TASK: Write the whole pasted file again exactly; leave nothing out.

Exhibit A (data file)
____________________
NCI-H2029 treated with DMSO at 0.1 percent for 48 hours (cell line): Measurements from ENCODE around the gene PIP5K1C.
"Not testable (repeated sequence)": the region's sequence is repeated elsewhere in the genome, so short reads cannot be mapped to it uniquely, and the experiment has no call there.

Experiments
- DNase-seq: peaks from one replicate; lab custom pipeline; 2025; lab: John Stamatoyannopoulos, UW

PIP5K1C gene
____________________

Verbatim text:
NCI-H2029 treated with DMSO at 0.1 percent for 48 hours (cell line): Measurements from ENCODE around the gene PIP5K1C.
"Not testable (repeated sequence)": the region's sequence is repeated elsewhere in the genome, so short reads cannot be mapped to it uniquely, and the experiment has no call there.

Experiments
- DNase-seq: peaks from one replicate; lab custom pipeline; 2025; lab: John Stamatoyannopoulos, UW

PIP5K1C gene